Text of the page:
The bankruptcy filing "is unprecedented," says Gregg Lemos-Stein, a credit analyst at Standard & Poor's. "It's been generations since we've had a major automaker bankruptcy in this country. ... I think it will be a test of this premise that you can have a controlled bankruptcy at an automaker."
Chrysler CEO Bob Nardelli, who left as CEO at Home Depot in 2007, will step aside once the company emerges from bankruptcy to make room for a new CEO, who will be picked by the company's new board of directors. Nardelli says he's leaving without a severance package from Chrysler but will continue to work for private-equity firm Cerberus Capital Management as an adviser: "I just pick up my pencil and walk out the door," he says.
All eyes on Chrysler
General Motors, for one, will be watching closely to see how Chrysler's bankruptcy plays out. It may face the same fate in just a month, when its deadline from the government approaches.
But all automakers have an interest, because they share a supply chain. If the suppliers can't deliver parts, it could shut down production lines at Toyota, Honda and Ford.
Ford said Thursday it is closely monitoring the situation. "Our industry is highly interdependent, and the health of the supply base and dealer network is critical for all automakers," Ford said.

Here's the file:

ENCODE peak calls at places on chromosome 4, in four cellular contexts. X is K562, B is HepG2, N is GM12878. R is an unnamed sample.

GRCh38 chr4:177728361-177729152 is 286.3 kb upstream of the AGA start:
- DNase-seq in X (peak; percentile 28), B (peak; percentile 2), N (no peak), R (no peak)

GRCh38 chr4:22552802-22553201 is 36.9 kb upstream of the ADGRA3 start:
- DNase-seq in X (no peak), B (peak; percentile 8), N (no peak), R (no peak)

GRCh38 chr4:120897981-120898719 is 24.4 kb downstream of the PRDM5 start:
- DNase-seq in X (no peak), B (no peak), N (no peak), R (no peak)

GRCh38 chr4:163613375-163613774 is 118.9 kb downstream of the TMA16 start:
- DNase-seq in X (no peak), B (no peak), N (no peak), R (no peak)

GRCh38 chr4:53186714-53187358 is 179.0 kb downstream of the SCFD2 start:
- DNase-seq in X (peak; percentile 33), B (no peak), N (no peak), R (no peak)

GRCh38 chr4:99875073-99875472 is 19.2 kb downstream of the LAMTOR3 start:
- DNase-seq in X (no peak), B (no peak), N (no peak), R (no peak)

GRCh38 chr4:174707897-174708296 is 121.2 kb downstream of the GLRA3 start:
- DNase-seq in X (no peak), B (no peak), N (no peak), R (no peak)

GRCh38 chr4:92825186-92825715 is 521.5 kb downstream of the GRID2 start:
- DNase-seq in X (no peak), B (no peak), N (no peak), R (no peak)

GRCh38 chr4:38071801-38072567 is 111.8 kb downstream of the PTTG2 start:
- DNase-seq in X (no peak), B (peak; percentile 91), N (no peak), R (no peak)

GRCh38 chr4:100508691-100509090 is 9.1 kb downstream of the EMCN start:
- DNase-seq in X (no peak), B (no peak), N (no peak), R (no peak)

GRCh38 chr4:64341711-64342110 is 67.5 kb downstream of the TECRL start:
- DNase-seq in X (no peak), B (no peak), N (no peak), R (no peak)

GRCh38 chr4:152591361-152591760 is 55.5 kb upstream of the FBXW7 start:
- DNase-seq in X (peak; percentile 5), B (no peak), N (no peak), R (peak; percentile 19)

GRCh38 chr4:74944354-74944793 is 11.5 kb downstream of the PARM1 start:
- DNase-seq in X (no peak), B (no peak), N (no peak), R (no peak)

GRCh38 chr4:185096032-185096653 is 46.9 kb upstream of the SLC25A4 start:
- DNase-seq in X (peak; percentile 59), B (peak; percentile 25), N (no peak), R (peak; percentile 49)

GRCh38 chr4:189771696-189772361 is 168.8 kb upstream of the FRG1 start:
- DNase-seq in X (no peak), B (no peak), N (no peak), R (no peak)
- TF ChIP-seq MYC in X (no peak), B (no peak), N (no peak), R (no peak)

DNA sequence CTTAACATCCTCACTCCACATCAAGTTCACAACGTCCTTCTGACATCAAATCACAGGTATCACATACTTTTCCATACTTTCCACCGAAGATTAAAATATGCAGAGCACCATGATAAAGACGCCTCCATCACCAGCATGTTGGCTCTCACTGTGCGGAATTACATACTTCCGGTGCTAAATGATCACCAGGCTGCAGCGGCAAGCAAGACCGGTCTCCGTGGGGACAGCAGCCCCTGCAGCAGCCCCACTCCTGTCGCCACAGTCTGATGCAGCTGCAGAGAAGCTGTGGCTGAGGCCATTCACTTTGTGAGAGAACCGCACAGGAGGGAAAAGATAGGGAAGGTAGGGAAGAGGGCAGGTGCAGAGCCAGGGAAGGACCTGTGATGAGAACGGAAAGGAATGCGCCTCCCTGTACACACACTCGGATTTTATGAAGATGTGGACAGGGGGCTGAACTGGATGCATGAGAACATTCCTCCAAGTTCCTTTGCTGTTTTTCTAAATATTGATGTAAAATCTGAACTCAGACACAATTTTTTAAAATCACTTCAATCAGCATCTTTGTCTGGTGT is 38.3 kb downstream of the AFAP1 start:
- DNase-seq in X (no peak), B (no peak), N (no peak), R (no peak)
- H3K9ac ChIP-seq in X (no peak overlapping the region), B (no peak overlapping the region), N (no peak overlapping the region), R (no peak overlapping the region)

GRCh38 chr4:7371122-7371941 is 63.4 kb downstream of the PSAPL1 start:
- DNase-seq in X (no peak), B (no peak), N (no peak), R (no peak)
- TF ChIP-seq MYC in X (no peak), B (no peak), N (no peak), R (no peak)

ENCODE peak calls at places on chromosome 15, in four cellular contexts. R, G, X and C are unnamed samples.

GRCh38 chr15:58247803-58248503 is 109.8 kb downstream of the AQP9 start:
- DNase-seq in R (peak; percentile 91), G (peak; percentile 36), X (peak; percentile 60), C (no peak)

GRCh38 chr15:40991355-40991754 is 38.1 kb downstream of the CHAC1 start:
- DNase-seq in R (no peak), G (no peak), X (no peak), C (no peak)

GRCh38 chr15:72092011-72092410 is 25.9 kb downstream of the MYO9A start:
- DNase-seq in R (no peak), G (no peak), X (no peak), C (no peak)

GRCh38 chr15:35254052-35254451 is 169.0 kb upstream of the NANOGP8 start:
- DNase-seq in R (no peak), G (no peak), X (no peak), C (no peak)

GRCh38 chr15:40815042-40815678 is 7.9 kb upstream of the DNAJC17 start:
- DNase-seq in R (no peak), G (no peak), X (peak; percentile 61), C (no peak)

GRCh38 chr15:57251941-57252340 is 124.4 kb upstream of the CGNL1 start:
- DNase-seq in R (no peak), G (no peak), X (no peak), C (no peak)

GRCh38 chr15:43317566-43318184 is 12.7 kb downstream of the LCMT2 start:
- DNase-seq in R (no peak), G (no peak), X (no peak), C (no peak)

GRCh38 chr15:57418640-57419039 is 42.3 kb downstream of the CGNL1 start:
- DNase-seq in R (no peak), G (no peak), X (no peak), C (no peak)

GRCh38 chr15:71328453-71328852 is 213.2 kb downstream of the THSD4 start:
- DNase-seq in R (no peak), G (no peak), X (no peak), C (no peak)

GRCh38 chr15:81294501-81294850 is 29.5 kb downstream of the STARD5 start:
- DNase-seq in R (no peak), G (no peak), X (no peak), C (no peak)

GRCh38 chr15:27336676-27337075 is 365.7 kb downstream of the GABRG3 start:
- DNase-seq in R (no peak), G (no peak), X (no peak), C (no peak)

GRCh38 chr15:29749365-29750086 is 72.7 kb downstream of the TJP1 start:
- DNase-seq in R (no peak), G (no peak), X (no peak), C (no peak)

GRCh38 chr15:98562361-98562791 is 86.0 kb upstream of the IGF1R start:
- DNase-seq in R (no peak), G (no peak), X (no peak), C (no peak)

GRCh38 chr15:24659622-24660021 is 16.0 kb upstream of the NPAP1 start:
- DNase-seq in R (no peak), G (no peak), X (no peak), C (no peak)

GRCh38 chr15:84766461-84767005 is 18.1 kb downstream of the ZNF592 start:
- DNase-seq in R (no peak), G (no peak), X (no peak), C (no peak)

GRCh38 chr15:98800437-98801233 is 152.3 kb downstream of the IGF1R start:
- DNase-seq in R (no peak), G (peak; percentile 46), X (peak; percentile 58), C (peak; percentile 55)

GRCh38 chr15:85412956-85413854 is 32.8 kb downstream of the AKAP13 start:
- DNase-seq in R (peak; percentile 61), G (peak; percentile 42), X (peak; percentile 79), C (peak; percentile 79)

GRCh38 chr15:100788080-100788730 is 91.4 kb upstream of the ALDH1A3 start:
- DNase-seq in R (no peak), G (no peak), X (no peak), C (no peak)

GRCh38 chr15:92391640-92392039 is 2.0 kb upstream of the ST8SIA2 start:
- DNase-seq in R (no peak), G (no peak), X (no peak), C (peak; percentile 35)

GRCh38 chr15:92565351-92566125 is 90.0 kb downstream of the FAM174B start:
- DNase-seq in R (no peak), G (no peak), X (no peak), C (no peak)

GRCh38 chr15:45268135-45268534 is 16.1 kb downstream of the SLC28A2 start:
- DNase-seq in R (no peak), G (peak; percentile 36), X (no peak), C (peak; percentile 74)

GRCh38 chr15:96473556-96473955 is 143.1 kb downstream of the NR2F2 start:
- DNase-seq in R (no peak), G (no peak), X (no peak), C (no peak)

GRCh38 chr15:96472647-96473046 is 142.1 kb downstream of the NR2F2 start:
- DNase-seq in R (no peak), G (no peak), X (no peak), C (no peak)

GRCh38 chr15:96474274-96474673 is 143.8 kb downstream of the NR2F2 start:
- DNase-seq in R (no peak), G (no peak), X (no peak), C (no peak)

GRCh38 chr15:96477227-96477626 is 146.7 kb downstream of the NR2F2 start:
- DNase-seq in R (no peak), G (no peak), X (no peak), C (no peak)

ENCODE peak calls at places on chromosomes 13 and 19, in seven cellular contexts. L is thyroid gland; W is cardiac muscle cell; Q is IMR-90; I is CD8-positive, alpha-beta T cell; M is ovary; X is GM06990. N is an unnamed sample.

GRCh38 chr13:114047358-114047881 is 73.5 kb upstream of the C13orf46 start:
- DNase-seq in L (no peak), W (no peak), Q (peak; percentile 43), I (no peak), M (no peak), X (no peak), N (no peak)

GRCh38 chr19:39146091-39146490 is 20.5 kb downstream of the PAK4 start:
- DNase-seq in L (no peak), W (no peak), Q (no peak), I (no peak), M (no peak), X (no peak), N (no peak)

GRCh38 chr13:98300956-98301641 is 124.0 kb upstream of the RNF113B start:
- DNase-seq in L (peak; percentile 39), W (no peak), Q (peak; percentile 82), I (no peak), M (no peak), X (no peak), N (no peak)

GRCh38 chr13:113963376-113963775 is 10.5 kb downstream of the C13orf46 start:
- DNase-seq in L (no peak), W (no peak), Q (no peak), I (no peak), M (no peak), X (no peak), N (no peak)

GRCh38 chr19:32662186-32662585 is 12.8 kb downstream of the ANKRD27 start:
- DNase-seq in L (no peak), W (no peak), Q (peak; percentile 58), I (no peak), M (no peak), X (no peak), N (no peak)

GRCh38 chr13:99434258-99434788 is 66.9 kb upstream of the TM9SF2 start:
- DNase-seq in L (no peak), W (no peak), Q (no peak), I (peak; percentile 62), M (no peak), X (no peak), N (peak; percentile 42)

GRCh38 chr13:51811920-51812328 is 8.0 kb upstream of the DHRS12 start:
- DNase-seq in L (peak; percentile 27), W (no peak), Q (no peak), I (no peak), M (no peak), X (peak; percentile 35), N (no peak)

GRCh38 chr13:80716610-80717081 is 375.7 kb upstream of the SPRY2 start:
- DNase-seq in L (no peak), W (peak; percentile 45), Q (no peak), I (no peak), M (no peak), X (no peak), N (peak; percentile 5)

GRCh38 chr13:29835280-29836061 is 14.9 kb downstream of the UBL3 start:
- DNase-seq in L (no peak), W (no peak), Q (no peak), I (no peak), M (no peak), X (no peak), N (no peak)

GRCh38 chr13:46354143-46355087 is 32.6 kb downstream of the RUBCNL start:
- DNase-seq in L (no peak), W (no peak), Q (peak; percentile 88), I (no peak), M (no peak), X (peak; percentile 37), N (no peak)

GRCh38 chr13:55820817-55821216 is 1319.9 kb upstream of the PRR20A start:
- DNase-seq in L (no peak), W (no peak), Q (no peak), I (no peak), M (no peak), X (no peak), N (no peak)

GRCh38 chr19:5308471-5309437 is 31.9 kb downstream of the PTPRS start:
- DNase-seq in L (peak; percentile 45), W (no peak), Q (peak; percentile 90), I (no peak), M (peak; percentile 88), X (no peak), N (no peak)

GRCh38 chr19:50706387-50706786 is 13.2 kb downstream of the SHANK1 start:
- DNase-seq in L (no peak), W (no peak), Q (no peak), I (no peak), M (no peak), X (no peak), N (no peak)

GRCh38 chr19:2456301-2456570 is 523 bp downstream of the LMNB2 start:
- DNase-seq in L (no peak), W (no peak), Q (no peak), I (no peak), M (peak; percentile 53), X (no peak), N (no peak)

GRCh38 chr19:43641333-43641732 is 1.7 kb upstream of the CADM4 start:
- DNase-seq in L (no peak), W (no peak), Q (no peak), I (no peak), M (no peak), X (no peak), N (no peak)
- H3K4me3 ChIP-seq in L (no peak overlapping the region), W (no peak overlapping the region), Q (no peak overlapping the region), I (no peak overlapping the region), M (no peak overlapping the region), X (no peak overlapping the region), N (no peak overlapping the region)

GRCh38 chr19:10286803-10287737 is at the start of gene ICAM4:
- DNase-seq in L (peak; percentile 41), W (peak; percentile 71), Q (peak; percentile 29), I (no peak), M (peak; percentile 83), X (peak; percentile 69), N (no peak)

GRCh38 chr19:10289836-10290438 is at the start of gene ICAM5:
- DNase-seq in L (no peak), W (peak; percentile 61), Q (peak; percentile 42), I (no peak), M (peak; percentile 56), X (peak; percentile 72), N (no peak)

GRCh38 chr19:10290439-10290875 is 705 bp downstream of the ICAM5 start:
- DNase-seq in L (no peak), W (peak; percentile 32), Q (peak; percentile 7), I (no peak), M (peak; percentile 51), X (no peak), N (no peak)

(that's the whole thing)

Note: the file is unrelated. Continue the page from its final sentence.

Lemos-Stein predicts there will be a lot of bumps in the road, including many auto-supplier bankruptcies in the coming months. Chrysler announced it is shutting down production today for 30 to 60 days, freezing the revenue stream for its suppliers. Many suppliers are already reeling from the news that GM is shutting down many of its assembly plants for up to nine weeks starting in May.
No one knows how long Chrysler's bankruptcy will take. Although the case was filed in the Southern District of New York, which has experience with speedy bankruptcy cases, judges are obliged to listen to each interested party that wants to be heard, which could drag out the process.
The automaker's bankruptcy filing listed assets of $39 billion. Its top 25 suppliers, attorneys and advertising firms are owed $575 million.
Already, people are asking for a voice in the bankruptcy. According to documents filed with the court, 14 auto suppliers say they are interested parties. Ford and Mercedes-Benz have filed asking to be notified of anything going on in the court. Al group calling itself the Committee of Consumer Victims of Chrysler LLC and the Ad Hoc Committee of Mesothelioma and Lung Cancer Claimants have filed. The list will likely keep growing.